had all but a quarter of one kidney removed. The fellow looked
to be in good shape and he has lived all these years with that
small fraction of a kidney! For those like myself who haven’t
paid much attention to their kidneys, let’s see what a kidney is
good for. A friend wondered if the kidney is hollow? The
answer is no, far from it. It contains a million or so little units
known as nephrons, whose function is to remove waste products
from the blood. These waste products are passed to the bladder
in the form of urine. The bladder is indeed essentially hollow,
serving as a retainer for the urine until it is excreted through the
urethra.

Each nephron is a rather complex arrangement of a bunch of
various types of fine capillaries and connects to the main blood
stream through veins and arteries feeding and extracting the
blood for and after purification. I won’t go into detail except to
mention the glomerulus, which is a tuft of capillaries. The
glomerulus filters water and other materials from the blood for
passing along to the bladder. Each nephron has a little collection
tube for the urine that feeds into the ureter, which feeds the total
output of the kidney into the bladder. My 1962 World Book
Encyclopedia, from which much of this material was obtained,
says that the ureter is “about as large as the quill of a crow’s
feather”. I don’t know about you but I don’t recall ever having
examined a crow’s feather. There must have been a different
sort of audience for the World Book in 1962.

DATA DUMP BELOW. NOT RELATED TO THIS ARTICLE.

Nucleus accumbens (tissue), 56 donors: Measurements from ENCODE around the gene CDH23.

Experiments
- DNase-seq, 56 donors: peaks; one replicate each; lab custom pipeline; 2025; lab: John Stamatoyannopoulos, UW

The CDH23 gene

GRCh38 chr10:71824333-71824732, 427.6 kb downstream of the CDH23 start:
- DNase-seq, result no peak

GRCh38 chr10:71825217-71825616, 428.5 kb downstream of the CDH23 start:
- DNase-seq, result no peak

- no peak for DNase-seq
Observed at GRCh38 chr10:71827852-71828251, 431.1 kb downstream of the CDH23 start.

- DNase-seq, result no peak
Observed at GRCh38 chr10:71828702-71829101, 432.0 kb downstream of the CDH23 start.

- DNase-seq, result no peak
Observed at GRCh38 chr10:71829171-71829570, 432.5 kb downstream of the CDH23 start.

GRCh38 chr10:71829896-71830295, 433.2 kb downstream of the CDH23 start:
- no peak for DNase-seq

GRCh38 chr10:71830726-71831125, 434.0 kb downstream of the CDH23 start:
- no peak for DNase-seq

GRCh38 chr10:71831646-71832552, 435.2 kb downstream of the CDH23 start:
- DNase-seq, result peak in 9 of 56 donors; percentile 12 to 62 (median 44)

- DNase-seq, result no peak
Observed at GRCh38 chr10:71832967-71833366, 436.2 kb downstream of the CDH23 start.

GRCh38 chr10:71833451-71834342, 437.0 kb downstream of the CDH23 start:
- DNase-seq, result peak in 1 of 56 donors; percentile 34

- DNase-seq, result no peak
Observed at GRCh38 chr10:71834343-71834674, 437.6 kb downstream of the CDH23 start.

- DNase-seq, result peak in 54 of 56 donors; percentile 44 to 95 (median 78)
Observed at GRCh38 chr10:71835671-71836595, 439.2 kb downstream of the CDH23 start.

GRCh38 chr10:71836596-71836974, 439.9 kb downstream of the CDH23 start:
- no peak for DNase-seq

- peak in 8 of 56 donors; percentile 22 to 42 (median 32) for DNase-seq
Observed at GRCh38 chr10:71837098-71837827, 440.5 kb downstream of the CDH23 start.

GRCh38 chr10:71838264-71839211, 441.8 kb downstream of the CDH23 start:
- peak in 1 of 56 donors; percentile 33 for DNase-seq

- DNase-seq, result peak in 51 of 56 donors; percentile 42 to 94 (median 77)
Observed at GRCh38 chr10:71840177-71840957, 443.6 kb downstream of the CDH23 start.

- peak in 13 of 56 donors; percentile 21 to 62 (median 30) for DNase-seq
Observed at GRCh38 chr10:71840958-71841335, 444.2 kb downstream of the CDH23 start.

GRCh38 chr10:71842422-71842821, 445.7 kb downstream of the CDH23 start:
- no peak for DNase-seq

I imagine that the word nephron shares the same origin as the
term “nephrectomy”. When any medical term ends in “ectomy”,
it’s an ominous sign that something is going to be removed. Sure
enough, a nephrectomy is the removal of a kidney. By this time
you probably suspect that I have more than just an academic
interest in the kidney. You’re right. If this column appears on
schedule, it means that I have had the experience of undergoing a
partial nephrectomy, the removal of part of a kidney. At least
that was the intended surgery.

The surgery was prompted by my routine annual physical exam
with a new young doctor, Dr. Craig (first name). Dr. Craig was
the doctor who, earlier this year, diagnosed our Lamb guy, Harry
Trumbore, with Guillain-Barre Syndrome, a difficult diagnosis.
In my case, the young doctor scored again when he found subtle
changes in my blood chemistry and prescribed ultrasound and
MRI tests. They showed a 2 cm diameter tumor in my right
kidney. This seemed pretty large to me but I was assured by
other medical personnel that it was small and that such tumors
are typically substantially larger when detected. Now, if Dr. Carl
(first name) has performed his skilled surgery, the tumor is
history and I have at least one kidney and, hopefully, part of
another purifying my blood.

All this was written before going to the hospital. If I feel as
washed out as I expect to, next week’s column may be a rerun of
an earlier one. Otherwise, be prepared, doesn’t everyone want to
talk about his or her operation?

Allen F. Bortrum